The Curvy Fashionista
Curvy Girl Chic
Life and Style of Jessica Kane
MamaFierce
Nadia Aboulhosn
Nicolette Mason
And one for the dudes: Chubstr

Last Call: Registration for Dare to Eat closes tonight!

Dare to EAT Logo with Text HALF sizeMy 5 week online program, Dare to Eat…As much as you want, without guilt, in total freedom starts this Monday, July 19th.

Come and learn how to develop a peaceful relationship to food once and for all.

Registration closes tonight at midnight Pacific time. Click here for program details and to sign up.

Dietitians Unplugged Talk Getting Older with Michelle Vina-Baltsas

DU + Michelle VBI have grey hair. Not a lot. Just some right now. There will in all likelihood be more down the road. This aging thing doesn’t go in reverse, Benjamin Button style.

When I was younger, I always thought I’d dye my hair. My grandmother did, until she was very old and couldn’t make it to the hairdresser anymore. My mother did too, until she got sick enough to no longer think about the dreaded roots (amazingly, only the last couple months of her life; and I think she still probably thought about her roots).

I thought there was no other option than to dye your hair because grey hair was simply to ghastly to be allowed to run unchecked on one’s head. If one’s head belonged to a female, at least.

Until one day I figured out there wasn’t just one option, which was to “hide” grey and pretend like it just wasn’t happening. If I no longer believed in societal beauty ideals, there were suddenly multiple options! I could let my hair get grey. I could shave it off. I could dye it not to hide it, but to bring attention to it, in unicorn pink-blue-purple! I could do whatever the fuck I wanted with it. That’s at least four more options right there.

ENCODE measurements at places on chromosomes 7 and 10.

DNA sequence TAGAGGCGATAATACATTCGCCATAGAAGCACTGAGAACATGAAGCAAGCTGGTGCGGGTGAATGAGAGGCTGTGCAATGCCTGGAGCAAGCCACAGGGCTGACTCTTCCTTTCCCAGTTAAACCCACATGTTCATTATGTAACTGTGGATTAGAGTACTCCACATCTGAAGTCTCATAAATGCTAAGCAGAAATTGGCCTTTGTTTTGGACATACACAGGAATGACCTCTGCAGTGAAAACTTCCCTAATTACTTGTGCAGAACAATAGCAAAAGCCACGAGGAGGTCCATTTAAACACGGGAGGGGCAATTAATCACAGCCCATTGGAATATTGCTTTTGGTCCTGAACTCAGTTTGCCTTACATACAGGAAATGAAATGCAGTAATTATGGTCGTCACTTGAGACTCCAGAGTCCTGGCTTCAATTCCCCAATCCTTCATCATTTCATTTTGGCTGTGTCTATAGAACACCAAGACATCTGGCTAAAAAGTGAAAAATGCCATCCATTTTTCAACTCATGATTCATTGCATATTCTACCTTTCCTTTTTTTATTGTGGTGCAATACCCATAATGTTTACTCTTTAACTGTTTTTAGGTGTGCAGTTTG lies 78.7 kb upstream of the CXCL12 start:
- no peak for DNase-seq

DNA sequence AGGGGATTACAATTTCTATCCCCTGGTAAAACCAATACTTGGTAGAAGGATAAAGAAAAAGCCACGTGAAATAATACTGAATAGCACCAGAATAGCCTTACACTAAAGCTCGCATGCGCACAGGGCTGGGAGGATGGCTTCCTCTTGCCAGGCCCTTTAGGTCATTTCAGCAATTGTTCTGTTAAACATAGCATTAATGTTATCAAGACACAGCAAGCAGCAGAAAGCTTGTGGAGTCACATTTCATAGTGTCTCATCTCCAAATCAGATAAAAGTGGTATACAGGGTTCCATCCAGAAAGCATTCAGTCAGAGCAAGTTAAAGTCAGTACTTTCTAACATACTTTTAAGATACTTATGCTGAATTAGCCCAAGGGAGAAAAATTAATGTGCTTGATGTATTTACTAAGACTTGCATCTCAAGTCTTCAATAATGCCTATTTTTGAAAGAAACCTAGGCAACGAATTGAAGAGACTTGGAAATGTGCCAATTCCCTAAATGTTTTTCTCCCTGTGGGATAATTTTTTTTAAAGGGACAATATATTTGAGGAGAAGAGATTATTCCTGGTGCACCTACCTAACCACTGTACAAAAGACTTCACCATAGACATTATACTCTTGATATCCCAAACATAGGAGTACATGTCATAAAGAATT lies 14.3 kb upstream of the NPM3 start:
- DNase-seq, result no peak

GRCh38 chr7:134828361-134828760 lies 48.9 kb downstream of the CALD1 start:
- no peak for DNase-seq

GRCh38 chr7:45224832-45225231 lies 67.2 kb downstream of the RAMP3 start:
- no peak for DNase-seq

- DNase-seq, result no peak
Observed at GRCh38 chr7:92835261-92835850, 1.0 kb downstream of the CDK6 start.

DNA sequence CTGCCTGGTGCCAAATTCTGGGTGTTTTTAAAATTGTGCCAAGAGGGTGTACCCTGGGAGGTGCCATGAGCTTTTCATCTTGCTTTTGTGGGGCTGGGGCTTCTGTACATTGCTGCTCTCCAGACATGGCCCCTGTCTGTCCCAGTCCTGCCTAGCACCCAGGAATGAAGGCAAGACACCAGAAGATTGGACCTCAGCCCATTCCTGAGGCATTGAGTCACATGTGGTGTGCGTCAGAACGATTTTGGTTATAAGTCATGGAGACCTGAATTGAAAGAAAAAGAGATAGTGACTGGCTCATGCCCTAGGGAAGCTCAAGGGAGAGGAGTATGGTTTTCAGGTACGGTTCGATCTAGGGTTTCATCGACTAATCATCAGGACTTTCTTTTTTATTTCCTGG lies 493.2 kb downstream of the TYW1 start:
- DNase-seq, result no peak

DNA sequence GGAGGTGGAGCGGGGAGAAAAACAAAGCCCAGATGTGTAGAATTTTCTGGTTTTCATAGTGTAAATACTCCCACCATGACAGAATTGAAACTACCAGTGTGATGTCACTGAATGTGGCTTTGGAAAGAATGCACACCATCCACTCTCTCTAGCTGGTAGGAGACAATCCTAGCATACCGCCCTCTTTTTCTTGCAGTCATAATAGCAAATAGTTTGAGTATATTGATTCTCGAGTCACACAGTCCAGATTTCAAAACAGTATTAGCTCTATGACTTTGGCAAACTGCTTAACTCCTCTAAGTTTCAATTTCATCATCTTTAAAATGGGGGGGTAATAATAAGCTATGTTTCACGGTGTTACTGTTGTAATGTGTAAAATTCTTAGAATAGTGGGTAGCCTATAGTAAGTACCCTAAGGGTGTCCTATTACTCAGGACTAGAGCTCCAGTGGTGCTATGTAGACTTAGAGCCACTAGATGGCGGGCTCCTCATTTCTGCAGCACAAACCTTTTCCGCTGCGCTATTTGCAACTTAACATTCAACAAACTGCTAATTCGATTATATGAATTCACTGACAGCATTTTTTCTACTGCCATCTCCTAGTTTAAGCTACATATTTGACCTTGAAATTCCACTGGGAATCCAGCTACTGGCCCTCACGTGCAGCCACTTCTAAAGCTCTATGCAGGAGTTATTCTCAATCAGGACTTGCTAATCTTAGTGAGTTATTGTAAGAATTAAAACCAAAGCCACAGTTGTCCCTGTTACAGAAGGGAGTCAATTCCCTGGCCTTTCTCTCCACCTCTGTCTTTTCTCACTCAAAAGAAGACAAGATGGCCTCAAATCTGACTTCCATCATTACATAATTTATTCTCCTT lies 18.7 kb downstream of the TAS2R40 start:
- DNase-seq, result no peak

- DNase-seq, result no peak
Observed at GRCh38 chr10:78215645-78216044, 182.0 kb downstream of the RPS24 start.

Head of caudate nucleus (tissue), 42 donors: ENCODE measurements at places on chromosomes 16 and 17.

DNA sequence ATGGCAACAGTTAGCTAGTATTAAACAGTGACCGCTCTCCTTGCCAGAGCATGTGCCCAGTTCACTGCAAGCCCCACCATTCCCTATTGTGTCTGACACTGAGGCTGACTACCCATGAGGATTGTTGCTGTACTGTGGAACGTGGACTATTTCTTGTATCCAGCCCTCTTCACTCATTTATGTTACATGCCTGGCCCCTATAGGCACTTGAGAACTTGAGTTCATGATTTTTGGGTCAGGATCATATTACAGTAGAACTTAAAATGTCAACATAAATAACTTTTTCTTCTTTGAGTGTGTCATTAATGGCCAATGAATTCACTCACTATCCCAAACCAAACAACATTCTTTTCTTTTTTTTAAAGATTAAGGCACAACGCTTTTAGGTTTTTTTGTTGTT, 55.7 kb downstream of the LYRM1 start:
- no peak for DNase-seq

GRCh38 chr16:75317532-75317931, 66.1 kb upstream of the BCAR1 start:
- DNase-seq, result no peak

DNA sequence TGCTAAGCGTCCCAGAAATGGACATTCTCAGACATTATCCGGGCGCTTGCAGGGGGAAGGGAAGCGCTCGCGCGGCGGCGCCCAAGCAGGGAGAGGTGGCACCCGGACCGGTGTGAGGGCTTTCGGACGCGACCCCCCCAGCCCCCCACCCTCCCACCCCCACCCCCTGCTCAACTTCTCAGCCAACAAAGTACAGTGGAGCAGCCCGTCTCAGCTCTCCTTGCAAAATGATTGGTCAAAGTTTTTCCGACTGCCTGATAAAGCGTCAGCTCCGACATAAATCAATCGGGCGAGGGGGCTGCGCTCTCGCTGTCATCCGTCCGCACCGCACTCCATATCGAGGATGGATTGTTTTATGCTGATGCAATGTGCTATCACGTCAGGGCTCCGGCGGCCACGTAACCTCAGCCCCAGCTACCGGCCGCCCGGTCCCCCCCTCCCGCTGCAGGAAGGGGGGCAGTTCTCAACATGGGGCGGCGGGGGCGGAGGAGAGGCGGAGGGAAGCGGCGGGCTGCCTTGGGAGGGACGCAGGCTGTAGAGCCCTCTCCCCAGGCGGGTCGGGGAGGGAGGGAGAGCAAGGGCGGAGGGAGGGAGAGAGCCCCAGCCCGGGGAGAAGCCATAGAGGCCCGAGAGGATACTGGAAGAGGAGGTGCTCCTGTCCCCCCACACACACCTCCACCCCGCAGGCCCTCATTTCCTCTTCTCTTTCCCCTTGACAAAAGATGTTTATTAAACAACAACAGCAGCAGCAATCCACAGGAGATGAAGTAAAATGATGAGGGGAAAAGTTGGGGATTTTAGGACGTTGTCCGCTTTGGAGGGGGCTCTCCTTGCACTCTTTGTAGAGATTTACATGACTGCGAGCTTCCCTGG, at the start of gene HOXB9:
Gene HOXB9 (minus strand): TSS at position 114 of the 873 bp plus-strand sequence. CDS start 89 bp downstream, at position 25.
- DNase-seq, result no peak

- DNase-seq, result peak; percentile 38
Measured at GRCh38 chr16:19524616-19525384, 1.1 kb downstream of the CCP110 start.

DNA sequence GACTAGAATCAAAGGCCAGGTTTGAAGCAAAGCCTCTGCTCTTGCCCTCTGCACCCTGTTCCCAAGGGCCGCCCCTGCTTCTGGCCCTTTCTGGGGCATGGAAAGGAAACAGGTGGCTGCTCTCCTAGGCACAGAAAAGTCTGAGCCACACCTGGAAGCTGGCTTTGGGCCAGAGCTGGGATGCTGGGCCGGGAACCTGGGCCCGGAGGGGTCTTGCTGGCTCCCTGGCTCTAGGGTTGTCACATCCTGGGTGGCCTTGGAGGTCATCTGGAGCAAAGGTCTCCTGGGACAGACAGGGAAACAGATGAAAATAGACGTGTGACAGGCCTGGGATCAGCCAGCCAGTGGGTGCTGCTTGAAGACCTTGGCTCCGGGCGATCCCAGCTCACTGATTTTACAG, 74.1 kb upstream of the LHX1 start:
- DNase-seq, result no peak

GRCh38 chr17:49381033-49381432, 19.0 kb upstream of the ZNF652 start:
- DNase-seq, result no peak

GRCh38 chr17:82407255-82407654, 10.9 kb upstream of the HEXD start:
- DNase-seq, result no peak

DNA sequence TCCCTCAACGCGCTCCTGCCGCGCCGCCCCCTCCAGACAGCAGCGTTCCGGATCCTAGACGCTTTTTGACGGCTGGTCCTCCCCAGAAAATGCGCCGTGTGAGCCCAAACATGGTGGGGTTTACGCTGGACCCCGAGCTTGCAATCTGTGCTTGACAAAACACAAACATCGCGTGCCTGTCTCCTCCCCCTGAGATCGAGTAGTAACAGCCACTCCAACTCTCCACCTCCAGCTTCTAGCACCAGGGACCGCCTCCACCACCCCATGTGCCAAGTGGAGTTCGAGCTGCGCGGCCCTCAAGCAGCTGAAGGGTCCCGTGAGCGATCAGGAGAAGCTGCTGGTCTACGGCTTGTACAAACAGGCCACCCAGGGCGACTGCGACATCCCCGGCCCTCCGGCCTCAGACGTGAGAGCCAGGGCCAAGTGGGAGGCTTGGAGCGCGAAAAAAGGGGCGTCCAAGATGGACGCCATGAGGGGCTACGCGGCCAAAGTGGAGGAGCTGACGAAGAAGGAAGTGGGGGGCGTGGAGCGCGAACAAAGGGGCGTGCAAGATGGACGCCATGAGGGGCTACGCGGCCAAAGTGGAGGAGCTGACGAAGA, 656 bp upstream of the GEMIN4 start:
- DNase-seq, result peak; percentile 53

I chose going grey, mostly because I’m lazy, but also because, as it came in, I kind of liked it. I liked it a lot, actually, once I decided that I’d see it as 1. simply another hair color that I was going to get to experience without having to do a lick of work 2. a way to buck patriarchal beauty rules that weren’t providing me with any real power, and 2. a symbol that I wasn’t afraid to get older  — that in fact, I was going to own the hell out of getting older.

It hasn’t always been easy. As I dropped quickly and dramatically out of thin-and-acceptably-young-and-cute and deep into pudgy-grey-and-middle-aged, I noticed how people changed in reaction to me. Because I slipped out of the realm of fuckability in many people’s men’s eyes, it’s gotten harder to have my opinion heard around them. This would be a much bigger problem if I worked in a male-dominated profession, which thankfully I don’t anymore (frankly it was already hard enough to have my opinion heard by male co-workers and managers at any age); but not everyone has this luxury.

Anyway, I’ve thought about this stuff a lot as I’ve witnessed myself going from young-hot-mess (20s) to confused-but-getting-there (30s) to mature-and-on-a-mission (40s at the moment). I like me now better than me then. But that doesn’t mean I don’t still suffer the indignities of aging in a society that is distinctly anti-aging for women.

That’s why we got my friend and fellow middle-ager Michelle Vina-Baltsas on the line to chat with the Dietitians Unplugged. Aging affects our body image in a profound way, and it needs some processing. I hope you enjoy our conversation as much as we enjoyed having it.

Show notes: we referenced this awesome article a few times.

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Enrollment is now open for Dare to Eat!

Dare to EAT Logo with TextReady to move ahead in your non-diet path to food freedom? My program, Dare to Eat, might be just the thing you need to get you to that blissful place of food peace. Program starts Monday, June 19thCheck out the details here.